The Pombaline style was a Portuguese architectural style of the 18th century, named after Sebastião José de Carvalho e Melo, the first Marquês de Pombal, who was instrumental in reconstructing Lisbon after the earthquake of 1755. Pombal supervised the plans drawn up by the military engineers Manuel da Maia, Eugénio dos Santos and Elias Sebastian Pope (later succeeded by Carlos Mardel). The new city (mostly the Baixa area now called Baixa Pombalina) was laid out on a grid plan with roads and pavements fixed at 40 ft wide (12 m). The previously standing Royal Palace was replaced with the Praça do Comércio which, along with square Rossio, defines the limits of the new city.
Maia and Santos also outlined the form of the facades that were to line the streets, conceived on a hierarchical scheme whereby detail and size were delineated by the importance of the street. These were in a notably restrained Neoclassical style partly the result of limited funds and the urgency of building but also thanks to the enlightenment concept of architectural rationality adhered to by Pombal. A standardized system of decoration was applied both inside and out with a distinctively reduced application of azulejo tiling.
The Pombaline building
The Pombaline style introduced early anti-seismic design features and early prefabricated building methods. A flexible wooden structure implanted on the walls, floors and roofs and later covered by pre-manufactured building materials "shakes but doesn’t fall." Lisbon’s downtown, called Baixa, the area most affected by the earthquake, is built over unstable ground, and it is thus necessary to reinforce the whole area. Another anti-seismic system was needed in this area, consisting of a forest of buried poles. Because these poles are exposed to salty water they maintain their elasticity and resist rot.
The prefabrication system was completely new. The building was entirely manufactured outside the city, transported in pieces and then assembled on site. The construction, which lasted into the nineteenth century, lodged the city's residents in safe new structures unheard-of before the quake. Lisbon was completely changed: the medieval streets gave place to an orthogonal city, organizing the area between the city old squares, Rossio and Terreiro do Paço, with a modern design. Large spaces, gorgeous light and good ventilation, missing in the medieval city, became features of the new Lisbon.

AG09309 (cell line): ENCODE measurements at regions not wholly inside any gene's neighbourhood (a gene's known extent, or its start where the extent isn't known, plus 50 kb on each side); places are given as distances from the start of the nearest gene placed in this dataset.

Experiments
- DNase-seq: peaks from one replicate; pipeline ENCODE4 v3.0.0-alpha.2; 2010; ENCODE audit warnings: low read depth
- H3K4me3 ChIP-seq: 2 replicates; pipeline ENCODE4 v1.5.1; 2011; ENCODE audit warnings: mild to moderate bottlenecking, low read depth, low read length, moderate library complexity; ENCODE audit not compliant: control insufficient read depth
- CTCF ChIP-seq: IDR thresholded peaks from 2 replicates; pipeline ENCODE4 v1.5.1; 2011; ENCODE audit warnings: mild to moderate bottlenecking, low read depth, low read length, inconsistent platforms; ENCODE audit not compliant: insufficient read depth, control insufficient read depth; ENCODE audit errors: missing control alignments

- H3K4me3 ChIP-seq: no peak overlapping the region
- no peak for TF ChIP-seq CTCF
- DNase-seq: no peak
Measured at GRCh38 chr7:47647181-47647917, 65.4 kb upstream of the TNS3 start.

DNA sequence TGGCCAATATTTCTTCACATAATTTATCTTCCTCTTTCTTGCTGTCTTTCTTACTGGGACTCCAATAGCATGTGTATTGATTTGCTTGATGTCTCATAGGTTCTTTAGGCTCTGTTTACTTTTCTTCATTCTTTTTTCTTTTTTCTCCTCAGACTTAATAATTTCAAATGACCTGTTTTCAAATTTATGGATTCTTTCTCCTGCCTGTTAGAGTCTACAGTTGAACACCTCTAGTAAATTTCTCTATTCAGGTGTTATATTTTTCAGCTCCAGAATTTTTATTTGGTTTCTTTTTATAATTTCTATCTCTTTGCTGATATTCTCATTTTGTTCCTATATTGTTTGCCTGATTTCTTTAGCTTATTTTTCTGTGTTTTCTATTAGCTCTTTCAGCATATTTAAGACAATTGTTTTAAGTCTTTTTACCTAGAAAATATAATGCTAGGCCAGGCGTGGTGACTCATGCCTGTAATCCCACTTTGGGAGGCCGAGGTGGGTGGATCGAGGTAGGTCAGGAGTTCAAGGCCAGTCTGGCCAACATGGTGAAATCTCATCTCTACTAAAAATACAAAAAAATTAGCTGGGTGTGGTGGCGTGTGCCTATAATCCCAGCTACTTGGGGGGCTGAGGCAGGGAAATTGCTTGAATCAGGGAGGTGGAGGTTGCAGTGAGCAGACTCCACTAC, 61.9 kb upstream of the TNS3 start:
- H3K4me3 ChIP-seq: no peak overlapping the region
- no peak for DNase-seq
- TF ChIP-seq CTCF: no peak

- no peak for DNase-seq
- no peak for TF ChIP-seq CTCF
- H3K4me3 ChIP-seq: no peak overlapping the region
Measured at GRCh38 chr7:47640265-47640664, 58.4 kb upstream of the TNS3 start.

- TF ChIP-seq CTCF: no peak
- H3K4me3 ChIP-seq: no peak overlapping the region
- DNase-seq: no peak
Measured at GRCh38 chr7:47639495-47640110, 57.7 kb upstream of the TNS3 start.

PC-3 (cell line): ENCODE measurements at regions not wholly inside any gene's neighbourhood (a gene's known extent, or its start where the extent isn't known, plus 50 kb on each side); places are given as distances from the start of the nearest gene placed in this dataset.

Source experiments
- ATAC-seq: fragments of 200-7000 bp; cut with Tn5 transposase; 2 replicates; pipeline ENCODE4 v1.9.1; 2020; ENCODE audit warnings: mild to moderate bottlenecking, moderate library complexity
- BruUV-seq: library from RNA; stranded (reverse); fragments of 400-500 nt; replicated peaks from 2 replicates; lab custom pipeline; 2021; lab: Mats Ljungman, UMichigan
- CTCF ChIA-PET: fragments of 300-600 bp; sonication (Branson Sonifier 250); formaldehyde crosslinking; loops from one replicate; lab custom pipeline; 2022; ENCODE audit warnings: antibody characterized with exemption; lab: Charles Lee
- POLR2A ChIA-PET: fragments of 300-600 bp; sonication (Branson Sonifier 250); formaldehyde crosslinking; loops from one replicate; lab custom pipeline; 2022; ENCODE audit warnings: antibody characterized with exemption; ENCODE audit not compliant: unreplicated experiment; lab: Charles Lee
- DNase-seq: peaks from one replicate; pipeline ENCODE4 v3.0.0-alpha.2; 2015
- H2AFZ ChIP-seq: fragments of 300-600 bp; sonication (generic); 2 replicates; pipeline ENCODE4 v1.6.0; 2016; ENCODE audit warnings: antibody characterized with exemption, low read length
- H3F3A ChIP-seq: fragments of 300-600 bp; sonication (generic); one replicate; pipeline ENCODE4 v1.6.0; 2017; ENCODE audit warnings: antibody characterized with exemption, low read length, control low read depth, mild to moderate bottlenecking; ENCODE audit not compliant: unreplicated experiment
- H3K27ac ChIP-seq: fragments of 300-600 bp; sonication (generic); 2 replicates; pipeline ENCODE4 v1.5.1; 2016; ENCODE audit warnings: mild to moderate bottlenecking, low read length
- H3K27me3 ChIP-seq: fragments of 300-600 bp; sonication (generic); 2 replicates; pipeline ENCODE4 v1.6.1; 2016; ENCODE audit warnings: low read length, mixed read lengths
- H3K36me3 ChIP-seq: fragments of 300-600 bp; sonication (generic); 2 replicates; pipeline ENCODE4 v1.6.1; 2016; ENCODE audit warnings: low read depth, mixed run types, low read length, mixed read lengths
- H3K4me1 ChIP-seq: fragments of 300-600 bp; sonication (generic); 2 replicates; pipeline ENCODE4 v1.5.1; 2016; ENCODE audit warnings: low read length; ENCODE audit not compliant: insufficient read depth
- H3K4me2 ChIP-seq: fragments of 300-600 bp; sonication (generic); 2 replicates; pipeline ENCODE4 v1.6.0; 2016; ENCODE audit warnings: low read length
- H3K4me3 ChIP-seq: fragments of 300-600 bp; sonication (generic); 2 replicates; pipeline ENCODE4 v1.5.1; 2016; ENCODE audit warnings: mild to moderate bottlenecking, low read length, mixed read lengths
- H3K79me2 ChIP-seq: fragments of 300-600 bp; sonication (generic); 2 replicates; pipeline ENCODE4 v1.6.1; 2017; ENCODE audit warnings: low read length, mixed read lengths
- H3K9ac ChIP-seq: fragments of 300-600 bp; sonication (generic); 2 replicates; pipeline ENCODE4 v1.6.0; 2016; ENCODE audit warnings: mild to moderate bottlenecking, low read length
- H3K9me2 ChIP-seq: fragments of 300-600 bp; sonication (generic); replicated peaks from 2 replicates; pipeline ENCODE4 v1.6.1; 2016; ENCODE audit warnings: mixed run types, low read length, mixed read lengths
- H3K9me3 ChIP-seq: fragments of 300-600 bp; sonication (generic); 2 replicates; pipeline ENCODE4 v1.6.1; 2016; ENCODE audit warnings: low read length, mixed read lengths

The Terreiro do Paço, with a new name (Praça do Comércio) and without the Royal Palace, was moved west and opened to the Tagus River. New royal buildings were constructed, including twin towers inspired by the former Royal Palace tower; a statue of King Joseph I by Machado de Castro; and a triumph arc built in the nineteenth century, a symbol of triumph over the earthquake. The Rossio Square lost the old and destroyed Hospital de Todos os Santos, and remained the city "Forum", retaining its popular character despite the elegant new buildings.
The Pombaline building is a structure of up to four floors, with arcades on the ground floor to allow for shops and balconies on the first floor and attic. All buildings follow this general typology, but the small decorative details in the façade depend on the building's significance and use. Each building is isolated by walls to stop the spread of fires.
The construction of new palaces were regulated and ostentatious designs were rejected (a very unpopular situation among the aristocracy), allowing for decoration only in the portal. Windows too may be slightly more elegant than those of other buildings. The churches follow the spirit of the time, with minimal architectural decoration outside. Single-room buildings with side altars, internal decoration following Rococo taste, simulated materials in wood and plaster, several paintings (Pedro Alexandrino de Carvalho made the best works) and a small number of sculptures was the norm. The spaces are pleasant and light. The most important churches are Santo António da Sé (where St. Anthony was born), Incarnação, São Domingos, Madalena, Mártires.
The functional spirit of the Pombaline style, eliminating all extraneous decoration and imposing a rational soberness throughout, is not completely Rococo. It reflects an illuminist spirit and strong neoclassical character, even without classical architectural shapes. The importance of reason for Pombaline architecture has been systematically ignored by the European art history, wishing to see French Rococo or neoclassicism in all countries.
- David Kendrick Underwood: The Pombaline Style and International Neoclassicism in Lisbon and Rio de Janeiro, 1988, PhD thesis U of Penn.
- Artnet entry